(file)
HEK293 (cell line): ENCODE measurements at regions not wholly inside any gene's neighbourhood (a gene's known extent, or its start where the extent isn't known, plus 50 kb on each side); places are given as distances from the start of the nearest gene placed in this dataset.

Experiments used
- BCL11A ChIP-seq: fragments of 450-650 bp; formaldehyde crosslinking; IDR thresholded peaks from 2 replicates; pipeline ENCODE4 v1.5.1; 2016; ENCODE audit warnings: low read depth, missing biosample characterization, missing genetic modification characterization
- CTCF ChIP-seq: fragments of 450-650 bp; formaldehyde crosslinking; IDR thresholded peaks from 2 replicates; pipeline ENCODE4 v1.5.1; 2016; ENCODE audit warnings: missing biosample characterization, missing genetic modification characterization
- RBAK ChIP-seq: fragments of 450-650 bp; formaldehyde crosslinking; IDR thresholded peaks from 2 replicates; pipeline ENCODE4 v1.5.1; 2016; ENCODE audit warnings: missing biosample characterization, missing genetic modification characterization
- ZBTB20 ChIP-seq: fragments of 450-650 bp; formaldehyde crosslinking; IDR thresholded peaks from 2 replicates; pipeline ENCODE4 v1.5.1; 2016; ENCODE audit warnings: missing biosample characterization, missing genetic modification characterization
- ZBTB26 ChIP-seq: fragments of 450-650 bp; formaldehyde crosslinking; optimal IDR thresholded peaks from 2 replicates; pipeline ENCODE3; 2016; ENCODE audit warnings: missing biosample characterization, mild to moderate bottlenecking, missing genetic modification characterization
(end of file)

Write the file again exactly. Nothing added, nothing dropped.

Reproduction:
HEK293 (cell line): ENCODE measurements at regions not wholly inside any gene's neighbourhood (a gene's known extent, or its start where the extent isn't known, plus 50 kb on each side); places are given as distances from the start of the nearest gene placed in this dataset.

Experiments used
- BCL11A ChIP-seq: fragments of 450-650 bp; formaldehyde crosslinking; IDR thresholded peaks from 2 replicates; pipeline ENCODE4 v1.5.1; 2016; ENCODE audit warnings: low read depth, missing biosample characterization, missing genetic modification characterization
- CTCF ChIP-seq: fragments of 450-650 bp; formaldehyde crosslinking; IDR thresholded peaks from 2 replicates; pipeline ENCODE4 v1.5.1; 2016; ENCODE audit warnings: missing biosample characterization, missing genetic modification characterization
- RBAK ChIP-seq: fragments of 450-650 bp; formaldehyde crosslinking; IDR thresholded peaks from 2 replicates; pipeline ENCODE4 v1.5.1; 2016; ENCODE audit warnings: missing biosample characterization, missing genetic modification characterization
- ZBTB20 ChIP-seq: fragments of 450-650 bp; formaldehyde crosslinking; IDR thresholded peaks from 2 replicates; pipeline ENCODE4 v1.5.1; 2016; ENCODE audit warnings: missing biosample characterization, missing genetic modification characterization
- ZBTB26 ChIP-seq: fragments of 450-650 bp; formaldehyde crosslinking; optimal IDR thresholded peaks from 2 replicates; pipeline ENCODE3; 2016; ENCODE audit warnings: missing biosample characterization, mild to moderate bottlenecking, missing genetic modification characterization